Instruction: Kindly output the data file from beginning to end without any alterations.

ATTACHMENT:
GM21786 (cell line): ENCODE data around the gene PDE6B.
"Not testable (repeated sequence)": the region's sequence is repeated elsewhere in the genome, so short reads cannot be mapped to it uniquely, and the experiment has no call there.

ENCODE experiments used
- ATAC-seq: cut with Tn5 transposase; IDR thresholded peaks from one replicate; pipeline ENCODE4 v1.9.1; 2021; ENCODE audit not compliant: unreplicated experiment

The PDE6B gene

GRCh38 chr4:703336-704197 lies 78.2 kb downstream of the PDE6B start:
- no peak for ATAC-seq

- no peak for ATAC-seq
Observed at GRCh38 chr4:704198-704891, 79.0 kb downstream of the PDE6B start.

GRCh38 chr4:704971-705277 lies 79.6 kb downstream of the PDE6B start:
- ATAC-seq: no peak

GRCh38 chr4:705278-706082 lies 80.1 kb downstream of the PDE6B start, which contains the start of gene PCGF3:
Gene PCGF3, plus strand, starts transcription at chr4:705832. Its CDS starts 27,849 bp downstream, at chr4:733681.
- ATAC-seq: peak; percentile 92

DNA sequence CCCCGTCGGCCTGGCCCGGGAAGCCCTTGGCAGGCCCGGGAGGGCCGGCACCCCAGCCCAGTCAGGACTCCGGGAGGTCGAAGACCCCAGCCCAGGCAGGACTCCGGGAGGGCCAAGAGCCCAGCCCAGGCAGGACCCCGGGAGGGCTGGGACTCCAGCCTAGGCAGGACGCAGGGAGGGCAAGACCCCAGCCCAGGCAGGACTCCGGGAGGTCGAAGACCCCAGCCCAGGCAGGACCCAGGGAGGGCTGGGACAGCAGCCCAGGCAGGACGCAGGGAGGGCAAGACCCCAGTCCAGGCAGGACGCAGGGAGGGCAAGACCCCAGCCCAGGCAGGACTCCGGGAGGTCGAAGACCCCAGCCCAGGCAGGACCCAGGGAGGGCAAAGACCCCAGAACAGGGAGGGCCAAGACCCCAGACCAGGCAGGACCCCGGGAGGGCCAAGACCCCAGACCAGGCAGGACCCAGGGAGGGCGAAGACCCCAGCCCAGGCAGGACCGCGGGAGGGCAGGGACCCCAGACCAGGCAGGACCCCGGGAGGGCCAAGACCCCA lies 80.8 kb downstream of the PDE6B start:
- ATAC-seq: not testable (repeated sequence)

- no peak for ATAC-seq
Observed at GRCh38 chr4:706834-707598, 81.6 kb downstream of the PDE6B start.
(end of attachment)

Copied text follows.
GM21786 (cell line): ENCODE data around the gene PDE6B.
"Not testable (repeated sequence)": the region's sequence is repeated elsewhere in the genome, so short reads cannot be mapped to it uniquely, and the experiment has no call there.

ENCODE experiments used
- ATAC-seq: cut with Tn5 transposase; IDR thresholded peaks from one replicate; pipeline ENCODE4 v1.9.1; 2021; ENCODE audit not compliant: unreplicated experiment

The PDE6B gene

GRCh38 chr4:703336-704197 lies 78.2 kb downstream of the PDE6B start:
- no peak for ATAC-seq

- no peak for ATAC-seq
Observed at GRCh38 chr4:704198-704891, 79.0 kb downstream of the PDE6B start.

GRCh38 chr4:704971-705277 lies 79.6 kb downstream of the PDE6B start:
- ATAC-seq: no peak

GRCh38 chr4:705278-706082 lies 80.1 kb downstream of the PDE6B start, which contains the start of gene PCGF3:
Gene PCGF3, plus strand, starts transcription at chr4:705832. Its CDS starts 27,849 bp downstream, at chr4:733681.
- ATAC-seq: peak; percentile 92

DNA sequence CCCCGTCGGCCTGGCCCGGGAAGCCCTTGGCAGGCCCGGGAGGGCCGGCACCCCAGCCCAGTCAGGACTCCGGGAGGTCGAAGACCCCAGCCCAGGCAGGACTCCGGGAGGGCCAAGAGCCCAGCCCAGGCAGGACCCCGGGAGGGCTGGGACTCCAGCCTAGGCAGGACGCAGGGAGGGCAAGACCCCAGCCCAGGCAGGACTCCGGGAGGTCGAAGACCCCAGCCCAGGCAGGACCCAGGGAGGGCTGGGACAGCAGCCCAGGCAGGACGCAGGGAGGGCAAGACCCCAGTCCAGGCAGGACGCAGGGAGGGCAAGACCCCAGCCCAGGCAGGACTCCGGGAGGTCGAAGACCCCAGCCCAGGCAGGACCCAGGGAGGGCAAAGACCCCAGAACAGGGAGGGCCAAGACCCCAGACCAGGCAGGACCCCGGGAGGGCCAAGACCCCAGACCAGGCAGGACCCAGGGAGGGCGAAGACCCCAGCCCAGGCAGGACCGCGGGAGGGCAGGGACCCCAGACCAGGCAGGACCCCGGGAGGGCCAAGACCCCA lies 80.8 kb downstream of the PDE6B start:
- ATAC-seq: not testable (repeated sequence)

- no peak for ATAC-seq
Observed at GRCh38 chr4:706834-707598, 81.6 kb downstream of the PDE6B start.